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  • Ashleigh Ogilvie-Lee

Blog 9 - From a Villa in Grey Lynn - A bad egg.


I was walking down Hakanoa Street with a canopy and a carpet of autumn, that close bosom friend of the maturing sun. Suddenly the beauty of my Keatsian thoughts was interrupted by a lean lad, maybe 11, years old, on a lime scooter, rushing past me faster than Bella after a cat.


The leaves and I scatter in his wake with my muttering like the old pensioner I am, "Slow down there, laddie."


I turn around to scowl at his retreating back, and I see him come to an abrupt halt, plonk one foot down so he can swirl around in a mechanical yogi-like manoeuvre and the next thing I know, he is doing a slow circle around me, like a pagan circling a trussed-up Christian.


I explain to him, "I don’t think you should go so fast on the pavement."


"Well, how fast can I go?" he taunts, eyeballing me with a keen predatorial interest.


"I don’t know exactly," I say, as I am not good at thinking on my feet and, never having been on a lime scooter, I am oblivious of the etiquette.


He does another lap around me like a bored cat wanting to play a mean game.


"So what’s your problem then?"


"My problem," I reasonably suggest, "is that you might knock me over."

"Already done that to someone," he replies defensively as if I were implying I had thought of this first.

"He’s in the hospital," he adds proudly.


I asks this little menace if I might take a photo of him.


"Wa for?" he eyes me up, suspecting instinctively that I have no intention of nominating him for a boy scout award.


I tell him I like to write blogs and might write one on people riding scooters and what the actual rules are. I hold up my phone to take his photo when he suddenly performs his handlebar trick again and he's gone.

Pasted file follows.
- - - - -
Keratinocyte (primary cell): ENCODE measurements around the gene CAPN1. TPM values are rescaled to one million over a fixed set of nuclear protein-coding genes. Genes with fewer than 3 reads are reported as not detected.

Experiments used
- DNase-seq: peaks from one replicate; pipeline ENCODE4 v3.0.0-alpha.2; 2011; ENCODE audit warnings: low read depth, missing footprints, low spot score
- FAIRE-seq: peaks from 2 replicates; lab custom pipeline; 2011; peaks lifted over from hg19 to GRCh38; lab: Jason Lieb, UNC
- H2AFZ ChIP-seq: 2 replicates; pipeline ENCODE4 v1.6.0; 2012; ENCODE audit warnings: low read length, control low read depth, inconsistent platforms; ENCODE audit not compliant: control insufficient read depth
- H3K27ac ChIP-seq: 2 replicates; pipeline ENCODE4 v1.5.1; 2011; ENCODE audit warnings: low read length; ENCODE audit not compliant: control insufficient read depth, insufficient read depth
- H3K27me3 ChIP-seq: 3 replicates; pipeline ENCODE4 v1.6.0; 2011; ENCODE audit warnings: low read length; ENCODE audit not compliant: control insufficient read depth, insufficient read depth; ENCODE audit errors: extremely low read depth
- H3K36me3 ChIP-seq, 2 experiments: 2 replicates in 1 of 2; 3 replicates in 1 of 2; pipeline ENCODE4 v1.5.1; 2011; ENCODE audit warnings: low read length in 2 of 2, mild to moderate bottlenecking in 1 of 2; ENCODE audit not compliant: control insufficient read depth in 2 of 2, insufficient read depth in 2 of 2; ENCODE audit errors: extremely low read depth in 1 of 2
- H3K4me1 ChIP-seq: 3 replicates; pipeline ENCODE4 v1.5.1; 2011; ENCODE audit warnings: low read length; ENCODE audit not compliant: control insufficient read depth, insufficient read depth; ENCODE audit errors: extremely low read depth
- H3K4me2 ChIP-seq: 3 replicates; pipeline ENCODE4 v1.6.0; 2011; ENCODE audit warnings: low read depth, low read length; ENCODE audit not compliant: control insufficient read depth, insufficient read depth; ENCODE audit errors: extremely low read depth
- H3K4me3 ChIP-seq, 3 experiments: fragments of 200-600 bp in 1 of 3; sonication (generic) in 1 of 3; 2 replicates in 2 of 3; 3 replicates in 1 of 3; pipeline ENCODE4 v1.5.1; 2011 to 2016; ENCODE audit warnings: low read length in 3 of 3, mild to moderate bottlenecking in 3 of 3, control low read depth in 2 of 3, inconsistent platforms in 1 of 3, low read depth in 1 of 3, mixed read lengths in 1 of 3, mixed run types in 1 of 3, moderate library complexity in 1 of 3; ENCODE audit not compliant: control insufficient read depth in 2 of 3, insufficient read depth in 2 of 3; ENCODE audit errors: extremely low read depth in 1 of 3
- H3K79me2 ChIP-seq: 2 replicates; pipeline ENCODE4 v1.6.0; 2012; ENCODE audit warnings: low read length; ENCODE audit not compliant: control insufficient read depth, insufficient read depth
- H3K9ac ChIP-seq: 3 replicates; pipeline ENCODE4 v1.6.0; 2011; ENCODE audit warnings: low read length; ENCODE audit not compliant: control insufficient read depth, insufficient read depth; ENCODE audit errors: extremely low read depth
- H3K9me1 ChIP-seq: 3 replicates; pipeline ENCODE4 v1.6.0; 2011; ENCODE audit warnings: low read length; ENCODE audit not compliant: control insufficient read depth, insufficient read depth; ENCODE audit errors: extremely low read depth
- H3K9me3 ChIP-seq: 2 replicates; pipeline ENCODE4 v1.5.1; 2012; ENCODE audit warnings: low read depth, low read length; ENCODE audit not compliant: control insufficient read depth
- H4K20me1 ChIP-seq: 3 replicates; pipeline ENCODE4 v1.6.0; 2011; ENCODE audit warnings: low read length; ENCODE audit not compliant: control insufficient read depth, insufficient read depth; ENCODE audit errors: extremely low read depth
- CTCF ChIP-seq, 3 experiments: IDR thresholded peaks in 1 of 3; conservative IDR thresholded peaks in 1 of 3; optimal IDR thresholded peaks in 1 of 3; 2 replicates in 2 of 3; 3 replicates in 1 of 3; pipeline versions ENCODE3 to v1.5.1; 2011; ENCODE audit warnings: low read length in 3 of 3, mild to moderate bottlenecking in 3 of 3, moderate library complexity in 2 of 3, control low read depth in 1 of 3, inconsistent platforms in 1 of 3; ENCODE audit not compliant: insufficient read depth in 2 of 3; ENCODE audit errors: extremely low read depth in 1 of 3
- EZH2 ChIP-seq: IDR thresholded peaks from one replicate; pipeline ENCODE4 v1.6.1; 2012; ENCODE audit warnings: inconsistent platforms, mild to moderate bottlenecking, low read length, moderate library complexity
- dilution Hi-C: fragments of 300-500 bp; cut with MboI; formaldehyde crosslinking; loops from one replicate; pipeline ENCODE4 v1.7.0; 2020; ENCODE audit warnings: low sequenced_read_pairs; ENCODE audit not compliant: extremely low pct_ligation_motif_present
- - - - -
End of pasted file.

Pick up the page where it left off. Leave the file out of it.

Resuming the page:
I see him further down the road talking to an old American man who has no shirt on, just a pink flaccid torso with white fuzz. They are both eyeing me up. The next thing I know, the boy has gone and the pink American is moving his index finger slowly, like the witch beckoning Gretel into her house while she's busy eating gingerbread. I cross the road and he admonishes me, "What do you think you’re doing to that poor boy?"


I say "that poor boy nearly ran me over."

Mr. do-gooder says, "You’re the adult here. You have all the power. You have no right to try and take a photo without parental permission. You need to talk nicely and reasonably to a child."

Now, there is something about the word "child" that is at odds with the species itself, and as any seasoned parent knows, by the double digits, they are at the peak of their cunning.


But having lost confidence since I was abandoned as a fully-fledged adult, I am not too good at standing up for myself, whether it's with children or half-naked Americans. I am upset with the confrontational turn this day has taken: a nasty kid and an ugly American having quite obliterated the mists and mellow fruitfulness of what began as a promising autumnal day.